Testimonial from Yukikazu Mine
Well, I tried out my new (Aizen) mouthpiece onstage today, and tried out the embouchure in a range of different tones. I kept it pressed fairly firmly to the lips in a classic wind instrument style of play; I blew softly and I was able to play a smooth, glossy solo piece with great ease. Going on to eight beat and Latin solo pieces, I used a fat lip style of embouchure with more tonguing. With that, I got a fine, steady response right up into the high notes. I didn’t have to strain to get the sound out, I could just relax and play.
I’ve played in full ensembles for many years, but I think amateurs (who normally can’t create their own sound) will be able to achieve a whole new range of tones on this mouthpiece, trying out different styles of embouchure.
Compared with their earlier model, the current Aizen mouthpiece has better response. Again in comparison, I’m not a hundred percent sure about the richness of sound at the lower end of the register, but I can recommend this piece for ensemble situations where the alto plays the major role. You’ll get the brightest tone at a 7 aperture with a Vandoren 2 1/2 reed. With a Rico Royal 2 1/2 reed, you’ll get more harmonics and a slightly sharper tone.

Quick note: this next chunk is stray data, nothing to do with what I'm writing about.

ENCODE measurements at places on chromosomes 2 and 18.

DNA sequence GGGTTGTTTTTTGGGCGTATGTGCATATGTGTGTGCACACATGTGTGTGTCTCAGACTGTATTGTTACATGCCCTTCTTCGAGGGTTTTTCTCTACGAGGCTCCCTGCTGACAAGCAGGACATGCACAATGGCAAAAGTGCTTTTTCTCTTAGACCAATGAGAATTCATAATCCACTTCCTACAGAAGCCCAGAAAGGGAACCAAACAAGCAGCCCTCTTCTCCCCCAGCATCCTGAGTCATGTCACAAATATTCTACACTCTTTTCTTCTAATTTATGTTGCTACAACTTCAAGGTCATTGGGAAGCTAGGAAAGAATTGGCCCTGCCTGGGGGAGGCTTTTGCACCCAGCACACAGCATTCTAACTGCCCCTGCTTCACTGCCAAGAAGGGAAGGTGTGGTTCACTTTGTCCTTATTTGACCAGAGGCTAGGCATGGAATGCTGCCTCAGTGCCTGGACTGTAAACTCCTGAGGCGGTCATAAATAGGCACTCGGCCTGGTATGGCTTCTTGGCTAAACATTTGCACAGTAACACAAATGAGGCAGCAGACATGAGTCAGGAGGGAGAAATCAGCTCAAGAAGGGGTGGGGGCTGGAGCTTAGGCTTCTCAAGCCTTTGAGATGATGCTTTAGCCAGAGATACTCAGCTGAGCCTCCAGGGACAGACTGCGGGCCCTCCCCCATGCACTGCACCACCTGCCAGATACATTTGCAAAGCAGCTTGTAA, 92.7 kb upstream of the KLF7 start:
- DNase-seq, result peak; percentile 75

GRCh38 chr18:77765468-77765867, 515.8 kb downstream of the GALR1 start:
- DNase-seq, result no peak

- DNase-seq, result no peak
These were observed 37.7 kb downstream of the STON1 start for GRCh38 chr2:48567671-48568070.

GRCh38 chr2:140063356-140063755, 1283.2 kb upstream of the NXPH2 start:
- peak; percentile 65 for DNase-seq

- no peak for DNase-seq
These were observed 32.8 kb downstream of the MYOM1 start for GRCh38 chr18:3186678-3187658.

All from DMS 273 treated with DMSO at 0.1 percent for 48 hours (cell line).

Compared with other pieces up to now, this piece can handle both a deep, throaty style of play and lighter styles too. So, you should recommend to players that they experiment a bit, and not just approach it with their normal style of embouchure. I’m certain that every player can find their own best approach to using this piece that’s how good quality it is, whatever aperture you choose. Professional players will immediately get what this piece is about, I think.
Yukikazu started playing jazz in college, and has been a professional jazz player since 1970. He spent fifteen years playing lead alto with a variety of well-known ensembles. Moving to Tokyo, he spent ten years with Kiyoshi Maekawa’s backing band, and thirteen years as leader of the singer Yoshimi Tendo’s band. Yukikazu is also active in the jazz scene in the Chiba area, just east of Tokyo. He is also a highly regarded teacher of saxophone and flute, among other instruments.